During their 20-plus years as a band, Fucked Up have never shied away from taking chances and stepping outside of whatever box critics and fans have tried to put them in. Their evolution over the years has seen them morph from a hardcore punk band to an act that has become almost impossible to label with a genre.
The one constant has been an appetite for taking on projects that continue to grow larger and more ambitious in scale. The band already have two rock operas under their belt with 2011's David Comes to Life and 2018's Dose Your Dreams, plus a score for the 1928 silent film Zanzibar and a collection of 20-minute long singles as part of the Zodiac series, starting with 2006's Year of the Dog.
This month, Fucked Up celebrated the 10th anniversary of David Comes to Life, an 18-song rock opera that arrived with a promotional blitz featuring a movie-style poster campaign and a companion compilation of fictional bands who inhabited the album's narrative universe. At the time, David seemed to signify the apotheosis of the band's transformation from hardcore scrappers to art-punk dignitaries. But for all its extravagant packaging, David was also a triumph of economy, harnessing Fucked Up's power in service of melodic, anthemic tunes that continue to goose their streaming stats to this day.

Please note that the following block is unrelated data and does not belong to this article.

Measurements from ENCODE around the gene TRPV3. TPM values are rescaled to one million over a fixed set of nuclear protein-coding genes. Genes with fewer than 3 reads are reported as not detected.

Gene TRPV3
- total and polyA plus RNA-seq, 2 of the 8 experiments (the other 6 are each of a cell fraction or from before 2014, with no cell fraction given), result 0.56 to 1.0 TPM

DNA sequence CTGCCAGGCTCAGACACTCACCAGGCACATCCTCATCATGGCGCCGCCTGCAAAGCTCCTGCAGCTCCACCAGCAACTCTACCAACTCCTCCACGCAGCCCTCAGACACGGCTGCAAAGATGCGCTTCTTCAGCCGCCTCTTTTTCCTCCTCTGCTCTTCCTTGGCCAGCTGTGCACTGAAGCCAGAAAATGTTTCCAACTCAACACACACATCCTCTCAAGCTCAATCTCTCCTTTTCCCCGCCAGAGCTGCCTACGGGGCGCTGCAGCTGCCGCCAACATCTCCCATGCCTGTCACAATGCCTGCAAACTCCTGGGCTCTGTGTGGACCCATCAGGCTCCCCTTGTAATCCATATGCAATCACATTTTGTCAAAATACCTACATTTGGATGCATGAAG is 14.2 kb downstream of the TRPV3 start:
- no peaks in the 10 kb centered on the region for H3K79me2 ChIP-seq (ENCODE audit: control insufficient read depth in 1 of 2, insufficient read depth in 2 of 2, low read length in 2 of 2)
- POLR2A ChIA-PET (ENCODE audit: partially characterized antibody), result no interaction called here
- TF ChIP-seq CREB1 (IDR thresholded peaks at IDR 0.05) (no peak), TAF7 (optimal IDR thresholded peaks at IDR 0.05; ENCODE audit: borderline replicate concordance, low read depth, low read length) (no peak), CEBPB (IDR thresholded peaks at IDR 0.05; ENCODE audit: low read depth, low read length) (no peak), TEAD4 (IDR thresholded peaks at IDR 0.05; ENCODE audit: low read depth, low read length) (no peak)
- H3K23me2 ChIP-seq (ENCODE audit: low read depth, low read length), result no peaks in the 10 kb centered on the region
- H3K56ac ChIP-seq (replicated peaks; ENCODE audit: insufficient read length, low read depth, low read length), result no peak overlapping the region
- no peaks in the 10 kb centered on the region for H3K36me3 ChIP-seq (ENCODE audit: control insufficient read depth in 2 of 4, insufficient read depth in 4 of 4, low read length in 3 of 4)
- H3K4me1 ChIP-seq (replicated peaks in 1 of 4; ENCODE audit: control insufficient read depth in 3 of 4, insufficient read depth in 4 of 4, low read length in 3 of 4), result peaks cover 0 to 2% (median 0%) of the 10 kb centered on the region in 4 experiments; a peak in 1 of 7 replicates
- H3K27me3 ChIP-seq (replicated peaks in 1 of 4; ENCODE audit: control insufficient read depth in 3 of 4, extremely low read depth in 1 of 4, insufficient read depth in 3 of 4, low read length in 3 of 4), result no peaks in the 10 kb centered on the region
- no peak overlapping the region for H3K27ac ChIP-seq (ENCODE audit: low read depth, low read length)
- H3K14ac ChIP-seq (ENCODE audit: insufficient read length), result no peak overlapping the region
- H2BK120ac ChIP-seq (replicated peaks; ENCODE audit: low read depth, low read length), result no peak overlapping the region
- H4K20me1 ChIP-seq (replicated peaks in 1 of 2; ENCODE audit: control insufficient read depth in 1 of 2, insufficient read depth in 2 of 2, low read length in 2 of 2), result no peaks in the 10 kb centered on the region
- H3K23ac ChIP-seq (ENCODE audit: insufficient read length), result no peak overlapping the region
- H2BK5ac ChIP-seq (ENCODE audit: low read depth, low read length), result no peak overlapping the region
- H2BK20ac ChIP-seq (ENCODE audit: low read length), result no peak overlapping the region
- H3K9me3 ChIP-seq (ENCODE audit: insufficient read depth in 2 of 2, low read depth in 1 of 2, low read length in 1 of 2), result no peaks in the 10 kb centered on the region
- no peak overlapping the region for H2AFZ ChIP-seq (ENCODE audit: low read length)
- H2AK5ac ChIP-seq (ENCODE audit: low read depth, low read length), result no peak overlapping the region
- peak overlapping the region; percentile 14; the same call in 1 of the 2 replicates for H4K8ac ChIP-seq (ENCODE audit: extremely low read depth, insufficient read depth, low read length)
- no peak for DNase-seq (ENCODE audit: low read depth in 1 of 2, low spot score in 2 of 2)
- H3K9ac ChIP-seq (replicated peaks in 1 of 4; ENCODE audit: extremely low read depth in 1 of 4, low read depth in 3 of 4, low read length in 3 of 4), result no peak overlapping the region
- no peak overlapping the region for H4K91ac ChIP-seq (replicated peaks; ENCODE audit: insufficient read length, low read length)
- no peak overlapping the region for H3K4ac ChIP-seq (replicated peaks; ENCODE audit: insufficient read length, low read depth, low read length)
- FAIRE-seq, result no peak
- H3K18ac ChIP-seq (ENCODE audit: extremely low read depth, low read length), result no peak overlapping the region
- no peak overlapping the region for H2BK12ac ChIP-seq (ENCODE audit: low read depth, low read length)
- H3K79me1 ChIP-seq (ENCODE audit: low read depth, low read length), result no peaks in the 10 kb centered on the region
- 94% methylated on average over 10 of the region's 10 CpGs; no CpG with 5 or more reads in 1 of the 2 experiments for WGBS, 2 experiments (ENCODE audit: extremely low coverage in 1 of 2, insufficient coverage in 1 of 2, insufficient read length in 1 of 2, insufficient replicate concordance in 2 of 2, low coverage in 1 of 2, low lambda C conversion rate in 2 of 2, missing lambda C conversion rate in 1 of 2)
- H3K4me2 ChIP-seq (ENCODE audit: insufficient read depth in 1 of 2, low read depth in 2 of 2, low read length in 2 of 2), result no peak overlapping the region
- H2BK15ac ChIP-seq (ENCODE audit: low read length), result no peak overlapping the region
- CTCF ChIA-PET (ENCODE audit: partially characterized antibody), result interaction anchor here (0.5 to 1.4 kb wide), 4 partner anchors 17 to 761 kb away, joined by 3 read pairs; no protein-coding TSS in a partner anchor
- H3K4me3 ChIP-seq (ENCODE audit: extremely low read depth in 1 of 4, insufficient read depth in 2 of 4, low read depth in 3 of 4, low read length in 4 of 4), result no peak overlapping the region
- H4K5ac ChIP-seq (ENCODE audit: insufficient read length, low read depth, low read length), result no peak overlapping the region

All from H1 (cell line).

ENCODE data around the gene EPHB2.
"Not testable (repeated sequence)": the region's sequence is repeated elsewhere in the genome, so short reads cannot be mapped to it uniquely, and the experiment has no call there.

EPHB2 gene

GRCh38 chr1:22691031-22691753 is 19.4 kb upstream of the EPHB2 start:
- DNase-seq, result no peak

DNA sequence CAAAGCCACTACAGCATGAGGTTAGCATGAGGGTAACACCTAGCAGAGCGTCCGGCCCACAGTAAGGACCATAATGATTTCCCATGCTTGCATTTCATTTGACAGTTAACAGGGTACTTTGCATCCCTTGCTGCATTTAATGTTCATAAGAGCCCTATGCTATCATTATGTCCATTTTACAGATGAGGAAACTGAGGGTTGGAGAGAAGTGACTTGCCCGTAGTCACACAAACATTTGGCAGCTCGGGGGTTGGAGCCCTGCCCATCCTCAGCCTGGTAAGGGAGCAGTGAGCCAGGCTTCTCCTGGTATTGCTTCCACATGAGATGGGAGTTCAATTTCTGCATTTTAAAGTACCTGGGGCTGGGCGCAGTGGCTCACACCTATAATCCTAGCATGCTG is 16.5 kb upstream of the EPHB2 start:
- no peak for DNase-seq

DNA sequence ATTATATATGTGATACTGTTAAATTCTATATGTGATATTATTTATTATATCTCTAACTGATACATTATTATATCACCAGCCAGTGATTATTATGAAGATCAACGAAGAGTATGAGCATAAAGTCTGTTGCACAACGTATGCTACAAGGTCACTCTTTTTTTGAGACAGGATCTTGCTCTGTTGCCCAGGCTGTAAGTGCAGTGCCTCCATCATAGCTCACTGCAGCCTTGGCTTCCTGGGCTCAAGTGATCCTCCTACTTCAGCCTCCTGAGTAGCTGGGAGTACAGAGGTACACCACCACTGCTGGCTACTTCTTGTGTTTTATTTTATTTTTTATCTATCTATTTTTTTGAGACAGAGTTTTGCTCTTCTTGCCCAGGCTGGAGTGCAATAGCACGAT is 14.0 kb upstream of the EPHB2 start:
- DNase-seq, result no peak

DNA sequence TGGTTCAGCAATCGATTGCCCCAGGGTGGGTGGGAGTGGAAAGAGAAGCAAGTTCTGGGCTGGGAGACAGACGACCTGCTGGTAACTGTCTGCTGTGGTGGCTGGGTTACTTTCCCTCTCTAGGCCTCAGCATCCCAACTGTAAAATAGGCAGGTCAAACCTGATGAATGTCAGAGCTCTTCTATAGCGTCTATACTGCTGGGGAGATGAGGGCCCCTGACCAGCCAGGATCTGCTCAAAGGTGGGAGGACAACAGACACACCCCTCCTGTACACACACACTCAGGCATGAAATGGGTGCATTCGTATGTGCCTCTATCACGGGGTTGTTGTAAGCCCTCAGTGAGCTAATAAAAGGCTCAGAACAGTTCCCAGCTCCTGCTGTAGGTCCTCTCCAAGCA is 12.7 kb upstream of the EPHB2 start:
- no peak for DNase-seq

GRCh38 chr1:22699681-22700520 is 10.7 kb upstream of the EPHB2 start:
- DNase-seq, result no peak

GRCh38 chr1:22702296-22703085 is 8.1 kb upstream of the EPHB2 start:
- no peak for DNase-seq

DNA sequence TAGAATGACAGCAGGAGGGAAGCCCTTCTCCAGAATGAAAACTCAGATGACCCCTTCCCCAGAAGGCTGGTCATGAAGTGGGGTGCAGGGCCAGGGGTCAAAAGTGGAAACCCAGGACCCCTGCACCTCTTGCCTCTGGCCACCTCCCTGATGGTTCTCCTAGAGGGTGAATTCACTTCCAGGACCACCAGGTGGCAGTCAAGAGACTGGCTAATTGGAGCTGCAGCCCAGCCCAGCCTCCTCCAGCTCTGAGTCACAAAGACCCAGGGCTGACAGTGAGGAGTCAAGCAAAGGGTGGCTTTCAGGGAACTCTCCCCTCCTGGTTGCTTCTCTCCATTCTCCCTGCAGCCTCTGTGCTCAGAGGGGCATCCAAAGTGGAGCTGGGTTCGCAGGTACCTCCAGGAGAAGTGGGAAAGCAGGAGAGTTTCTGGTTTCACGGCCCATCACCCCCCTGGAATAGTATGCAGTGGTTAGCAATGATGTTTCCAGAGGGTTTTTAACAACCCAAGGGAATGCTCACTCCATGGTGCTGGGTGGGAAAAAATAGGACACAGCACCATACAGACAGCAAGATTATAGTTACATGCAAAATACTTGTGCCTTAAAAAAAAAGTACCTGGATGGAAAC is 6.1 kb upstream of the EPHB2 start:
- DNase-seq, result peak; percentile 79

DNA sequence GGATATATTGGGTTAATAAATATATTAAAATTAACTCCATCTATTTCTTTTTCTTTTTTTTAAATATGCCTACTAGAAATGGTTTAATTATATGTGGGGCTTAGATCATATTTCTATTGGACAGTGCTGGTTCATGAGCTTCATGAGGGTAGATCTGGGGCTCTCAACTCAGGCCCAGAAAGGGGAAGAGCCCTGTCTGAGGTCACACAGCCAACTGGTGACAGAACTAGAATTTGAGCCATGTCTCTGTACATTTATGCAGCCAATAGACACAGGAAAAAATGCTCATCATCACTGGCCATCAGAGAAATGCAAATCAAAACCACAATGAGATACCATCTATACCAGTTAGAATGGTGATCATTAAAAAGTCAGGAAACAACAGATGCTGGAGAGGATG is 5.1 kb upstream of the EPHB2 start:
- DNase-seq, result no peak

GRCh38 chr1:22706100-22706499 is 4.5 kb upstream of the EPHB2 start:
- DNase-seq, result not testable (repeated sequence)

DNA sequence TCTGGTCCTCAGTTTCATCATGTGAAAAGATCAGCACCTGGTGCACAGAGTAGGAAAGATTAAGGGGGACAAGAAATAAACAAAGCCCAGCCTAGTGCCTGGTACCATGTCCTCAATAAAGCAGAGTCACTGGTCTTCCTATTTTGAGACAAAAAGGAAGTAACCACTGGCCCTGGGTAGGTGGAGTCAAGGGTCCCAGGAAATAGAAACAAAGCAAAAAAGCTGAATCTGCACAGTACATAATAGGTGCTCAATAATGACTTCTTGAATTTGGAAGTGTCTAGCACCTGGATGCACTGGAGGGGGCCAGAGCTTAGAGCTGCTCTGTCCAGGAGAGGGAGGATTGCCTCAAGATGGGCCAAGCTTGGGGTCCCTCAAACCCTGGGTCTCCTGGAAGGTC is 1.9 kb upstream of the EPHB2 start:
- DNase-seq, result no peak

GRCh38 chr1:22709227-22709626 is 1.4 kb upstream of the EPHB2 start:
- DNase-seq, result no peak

If you thought David Comes to Life was as epic as punk could get, Dose Your Dreams proved you wrong. If you then thought Dreams was the top of the prog-punk mountain, you were wrong again. Fucked Up's newest entry in their zodiac series (until now, a series of extended 12-inch maxi-singles), Year of the Horse is four full sides of psychedelic epic punk story telling.
Photo by Natalie Wood Year of the Horse by Fucked Up Fucked Up have been a lot of things, but their maximalist instincts have presented a point of consistency in their work, forming and informing the band's musical project. That maximalism has manifested in any number of ways: the runtime of "Vivian Girls," which seemed marathon-scaled for a hardcore song in 2006; the band's famous 12-hour-long live gig in 2008; the whacko number of guitar tracks winding and erupting through songs like "Remember My Name" (2011) and "Glass Boys" (2014); the dimensions of Damian Abraham's sweating, heaving belly (which, to be fair, has significantly decreased of late, though the man himself remains imposing). Among all those outsized sounds and phenomena, Fucked Up's Zodiac series is noticeably expansive.